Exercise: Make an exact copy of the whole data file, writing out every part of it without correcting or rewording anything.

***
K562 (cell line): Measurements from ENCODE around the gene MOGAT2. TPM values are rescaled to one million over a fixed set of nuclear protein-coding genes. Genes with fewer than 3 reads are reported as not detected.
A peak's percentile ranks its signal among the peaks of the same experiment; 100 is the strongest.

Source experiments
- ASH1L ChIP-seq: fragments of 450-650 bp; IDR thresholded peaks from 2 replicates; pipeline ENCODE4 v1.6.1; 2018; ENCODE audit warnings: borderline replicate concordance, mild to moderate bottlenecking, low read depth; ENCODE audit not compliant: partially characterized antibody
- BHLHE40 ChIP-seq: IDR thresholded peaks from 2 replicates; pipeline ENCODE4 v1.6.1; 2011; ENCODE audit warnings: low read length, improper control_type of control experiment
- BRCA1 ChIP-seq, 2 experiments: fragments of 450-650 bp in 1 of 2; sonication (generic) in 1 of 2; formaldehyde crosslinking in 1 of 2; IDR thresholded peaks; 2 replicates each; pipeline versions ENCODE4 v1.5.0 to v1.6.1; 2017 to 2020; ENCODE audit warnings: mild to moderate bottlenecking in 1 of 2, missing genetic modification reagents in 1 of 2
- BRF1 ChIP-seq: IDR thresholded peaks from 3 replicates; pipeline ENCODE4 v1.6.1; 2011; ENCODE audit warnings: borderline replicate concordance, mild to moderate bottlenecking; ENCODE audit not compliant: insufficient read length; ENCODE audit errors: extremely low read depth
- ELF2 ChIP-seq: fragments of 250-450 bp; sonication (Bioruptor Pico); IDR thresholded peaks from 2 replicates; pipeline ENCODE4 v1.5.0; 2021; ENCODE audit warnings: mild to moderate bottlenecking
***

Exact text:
K562 (cell line): Measurements from ENCODE around the gene MOGAT2. TPM values are rescaled to one million over a fixed set of nuclear protein-coding genes. Genes with fewer than 3 reads are reported as not detected.
A peak's percentile ranks its signal among the peaks of the same experiment; 100 is the strongest.

Source experiments
- ASH1L ChIP-seq: fragments of 450-650 bp; IDR thresholded peaks from 2 replicates; pipeline ENCODE4 v1.6.1; 2018; ENCODE audit warnings: borderline replicate concordance, mild to moderate bottlenecking, low read depth; ENCODE audit not compliant: partially characterized antibody
- BHLHE40 ChIP-seq: IDR thresholded peaks from 2 replicates; pipeline ENCODE4 v1.6.1; 2011; ENCODE audit warnings: low read length, improper control_type of control experiment
- BRCA1 ChIP-seq, 2 experiments: fragments of 450-650 bp in 1 of 2; sonication (generic) in 1 of 2; formaldehyde crosslinking in 1 of 2; IDR thresholded peaks; 2 replicates each; pipeline versions ENCODE4 v1.5.0 to v1.6.1; 2017 to 2020; ENCODE audit warnings: mild to moderate bottlenecking in 1 of 2, missing genetic modification reagents in 1 of 2
- BRF1 ChIP-seq: IDR thresholded peaks from 3 replicates; pipeline ENCODE4 v1.6.1; 2011; ENCODE audit warnings: borderline replicate concordance, mild to moderate bottlenecking; ENCODE audit not compliant: insufficient read length; ENCODE audit errors: extremely low read depth
- ELF2 ChIP-seq: fragments of 250-450 bp; sonication (Bioruptor Pico); IDR thresholded peaks from 2 replicates; pipeline ENCODE4 v1.5.0; 2021; ENCODE audit warnings: mild to moderate bottlenecking